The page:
Fedora (both Gnome and KDE) use Pipewire only, and the issue is also present there. The pipewire volume in alsamixer/qastools also changes logarithmic, the percentages also are the same like in my first post. The DE’s volume controls don’t control the Pipewire-volume and also not the ALSA-volumes, but some kind of “meta-volume” because pulseaudio seems to be completely missing there (at least it is not shown in inxi- Axxz and also not in qastools) - but the effects of that metavolume on all other percentages are exactly the same like those of piepwire-Pulse (labeled only pulse in qastools) here on my EndeavourOS install.

Not sure what to do with all that, as long as pipewire does not change that logarithmic curve to a linear one, I am pretty sure pipewire will never be to my liking. And I don’t see Youtube, Disney+ and all the other services prepare to change their normalization algorithm depending on the Sound Server present on the client system. Also, if normalization could be turned off, the volume would be way too loud. The stats for nerds on Youtube are pretty interesting for that. The videos I watched today had Volume / Normalized ranges from 100% / 43% to 100% / 100%.

Here’s a preset for volume normalization that doesn’t use autogain. I haven’t tried it so don’t know how effective it is. https://github.innominds.com/Digitalone1/EasyEffects-Presets

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thanks, found that yesterday, too. It negatively impacts sound quality -.- Tried to change some options in the plugins that it uses but as I have no idea what they do I just broke it in the process.

As I have now found out that my rather expensive Bose bluetooth headset works out of the box with Pipewire (it was only usable as headphones with pulseaudio) I have decided to increase the volume on my speakers and stick with pipewire for a bit. Maybe I get used to the behaviour. If not, it is back to pulseaudio.

So you agree it is just a personal habit/preference. That’s the spirit! :laughing:

Auto-gain and Normalization are some stupid names to call a supposedly Artificially Intelligent medium, that adjusts something in a way that a user prefers, before he even knows and without him move a single finger to adjust it himself.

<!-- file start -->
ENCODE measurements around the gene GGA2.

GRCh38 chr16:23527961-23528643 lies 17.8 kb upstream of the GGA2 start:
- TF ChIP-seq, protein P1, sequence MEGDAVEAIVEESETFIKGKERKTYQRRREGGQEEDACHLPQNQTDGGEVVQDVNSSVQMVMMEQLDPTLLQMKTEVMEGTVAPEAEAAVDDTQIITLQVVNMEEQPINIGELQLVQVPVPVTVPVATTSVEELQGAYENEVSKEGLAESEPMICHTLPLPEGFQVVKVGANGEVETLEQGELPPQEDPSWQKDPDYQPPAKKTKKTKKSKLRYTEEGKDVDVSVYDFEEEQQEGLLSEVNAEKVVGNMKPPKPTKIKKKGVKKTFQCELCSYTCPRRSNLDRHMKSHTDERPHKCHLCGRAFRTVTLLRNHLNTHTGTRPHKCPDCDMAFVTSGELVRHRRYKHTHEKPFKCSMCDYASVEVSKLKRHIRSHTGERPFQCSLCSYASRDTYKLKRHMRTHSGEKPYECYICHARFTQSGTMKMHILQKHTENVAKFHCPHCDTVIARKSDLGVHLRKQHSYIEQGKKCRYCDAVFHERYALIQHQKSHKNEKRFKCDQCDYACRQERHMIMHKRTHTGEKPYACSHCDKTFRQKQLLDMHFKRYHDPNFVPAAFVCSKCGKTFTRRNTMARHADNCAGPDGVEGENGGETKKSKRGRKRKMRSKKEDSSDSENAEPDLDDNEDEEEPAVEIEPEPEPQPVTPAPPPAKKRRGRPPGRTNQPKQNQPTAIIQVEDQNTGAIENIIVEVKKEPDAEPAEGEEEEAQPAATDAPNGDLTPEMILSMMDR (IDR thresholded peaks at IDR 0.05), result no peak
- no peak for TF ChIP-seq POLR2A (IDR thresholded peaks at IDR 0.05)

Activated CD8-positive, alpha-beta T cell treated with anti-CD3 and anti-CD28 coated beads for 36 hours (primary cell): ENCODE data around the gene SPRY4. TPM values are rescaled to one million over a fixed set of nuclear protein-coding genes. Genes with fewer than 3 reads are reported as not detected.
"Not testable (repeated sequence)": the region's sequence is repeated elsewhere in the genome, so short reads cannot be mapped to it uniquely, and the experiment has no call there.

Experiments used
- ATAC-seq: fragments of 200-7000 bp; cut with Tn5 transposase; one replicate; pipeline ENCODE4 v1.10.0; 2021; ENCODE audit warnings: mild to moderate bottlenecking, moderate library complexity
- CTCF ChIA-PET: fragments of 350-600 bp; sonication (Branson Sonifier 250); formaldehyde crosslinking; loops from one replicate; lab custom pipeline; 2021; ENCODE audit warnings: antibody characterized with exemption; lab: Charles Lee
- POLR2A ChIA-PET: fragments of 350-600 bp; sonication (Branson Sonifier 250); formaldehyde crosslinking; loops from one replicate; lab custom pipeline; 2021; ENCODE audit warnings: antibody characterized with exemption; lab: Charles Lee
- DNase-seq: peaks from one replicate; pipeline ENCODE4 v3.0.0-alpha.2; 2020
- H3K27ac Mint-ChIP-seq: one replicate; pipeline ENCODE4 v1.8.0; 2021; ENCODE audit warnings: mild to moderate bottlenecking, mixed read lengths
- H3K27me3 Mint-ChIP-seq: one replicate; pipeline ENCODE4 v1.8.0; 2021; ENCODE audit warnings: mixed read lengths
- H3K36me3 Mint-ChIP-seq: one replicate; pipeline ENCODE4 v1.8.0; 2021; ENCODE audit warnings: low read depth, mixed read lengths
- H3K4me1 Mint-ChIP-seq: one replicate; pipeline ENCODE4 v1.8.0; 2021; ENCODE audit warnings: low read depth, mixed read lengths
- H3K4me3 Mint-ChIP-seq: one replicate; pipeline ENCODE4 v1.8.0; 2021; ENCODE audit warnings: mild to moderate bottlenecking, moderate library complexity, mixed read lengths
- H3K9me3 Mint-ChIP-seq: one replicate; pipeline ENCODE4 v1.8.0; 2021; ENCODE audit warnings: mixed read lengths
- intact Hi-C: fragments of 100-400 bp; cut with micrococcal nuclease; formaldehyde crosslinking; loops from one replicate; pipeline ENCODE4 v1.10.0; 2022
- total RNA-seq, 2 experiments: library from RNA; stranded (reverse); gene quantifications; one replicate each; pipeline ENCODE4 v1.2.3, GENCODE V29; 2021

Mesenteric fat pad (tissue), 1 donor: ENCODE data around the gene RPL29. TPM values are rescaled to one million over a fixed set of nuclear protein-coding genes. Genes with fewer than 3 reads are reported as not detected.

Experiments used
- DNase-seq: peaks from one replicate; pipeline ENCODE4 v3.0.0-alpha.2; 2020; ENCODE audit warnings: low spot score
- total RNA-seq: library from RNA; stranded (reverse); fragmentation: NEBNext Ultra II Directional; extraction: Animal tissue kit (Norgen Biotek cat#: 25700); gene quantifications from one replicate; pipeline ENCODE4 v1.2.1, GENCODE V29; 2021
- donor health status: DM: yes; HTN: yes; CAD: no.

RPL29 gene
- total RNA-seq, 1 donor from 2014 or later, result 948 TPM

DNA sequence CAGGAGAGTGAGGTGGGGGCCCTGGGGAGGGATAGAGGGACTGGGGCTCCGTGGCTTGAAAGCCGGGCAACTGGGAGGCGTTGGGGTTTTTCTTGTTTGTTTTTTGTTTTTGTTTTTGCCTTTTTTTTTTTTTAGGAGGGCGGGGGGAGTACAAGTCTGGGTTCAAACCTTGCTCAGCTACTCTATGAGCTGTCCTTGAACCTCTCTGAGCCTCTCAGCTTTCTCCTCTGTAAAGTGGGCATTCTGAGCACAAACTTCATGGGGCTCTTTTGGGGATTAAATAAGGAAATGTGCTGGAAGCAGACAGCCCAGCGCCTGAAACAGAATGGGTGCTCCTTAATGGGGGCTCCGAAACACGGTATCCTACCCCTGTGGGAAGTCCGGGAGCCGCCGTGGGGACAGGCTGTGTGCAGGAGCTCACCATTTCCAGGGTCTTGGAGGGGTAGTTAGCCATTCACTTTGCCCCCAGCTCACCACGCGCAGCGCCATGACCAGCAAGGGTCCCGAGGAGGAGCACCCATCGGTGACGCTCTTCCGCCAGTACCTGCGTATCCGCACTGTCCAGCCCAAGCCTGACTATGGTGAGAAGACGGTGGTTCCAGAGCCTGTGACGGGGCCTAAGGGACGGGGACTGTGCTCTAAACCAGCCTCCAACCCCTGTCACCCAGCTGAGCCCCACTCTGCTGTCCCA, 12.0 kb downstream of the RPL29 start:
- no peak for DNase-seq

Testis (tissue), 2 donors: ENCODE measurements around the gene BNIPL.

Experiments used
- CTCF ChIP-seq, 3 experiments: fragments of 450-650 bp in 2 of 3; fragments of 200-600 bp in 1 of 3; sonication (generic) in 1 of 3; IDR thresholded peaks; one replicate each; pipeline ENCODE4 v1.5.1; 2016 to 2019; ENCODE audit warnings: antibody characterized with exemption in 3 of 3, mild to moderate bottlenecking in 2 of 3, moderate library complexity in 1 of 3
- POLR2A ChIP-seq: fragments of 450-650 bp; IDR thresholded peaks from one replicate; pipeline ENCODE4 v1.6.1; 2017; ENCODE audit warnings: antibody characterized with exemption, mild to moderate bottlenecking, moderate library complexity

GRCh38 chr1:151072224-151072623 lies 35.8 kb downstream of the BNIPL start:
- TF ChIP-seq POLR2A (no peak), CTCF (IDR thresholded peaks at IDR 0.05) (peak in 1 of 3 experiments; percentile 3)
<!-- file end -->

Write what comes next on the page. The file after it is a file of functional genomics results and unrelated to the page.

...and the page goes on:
And guess what happens when more than one AIs try to please the same user at the same time!!! :rofl:

Great Wise Words
Artificial Intelligence is as intelligent as its Human Creator!

yeah well, something is off and behaving differently compared to Pulseaudio xD I just try to find out if it still annoys me in 1-2 weeks. So far, today it did not annoy me but I was mostly in meetings anyway, those are not normalized xD

well, on Pulseaudio and Windows, the normalization that the streaming services use works. I just realized it yesterday: In the past (years ago) one was constantly adjusting volume levels when listening to or watching stuff especially on YouTube (thats the main reason I always want my software volume to be around 50% - to have enough room for adjustment in both directions).
In the last years, I did not have to adjust anything. There were just some random videos that were too silent, but none that were too loud. With looking at the in-video statistics, it is now clear to me. Most creators upload their stuff too loud, so Youtube normalizes it and the experienced volume level is the same for all those videos. Only when the video is too silent, it does not work because increasing the volume over the original value always influences the audio quality and Youtube apparently does not do that.
Surprising how used to stuff like that one becomes without even noticing.

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A post was split to a new topic: Removing pipewire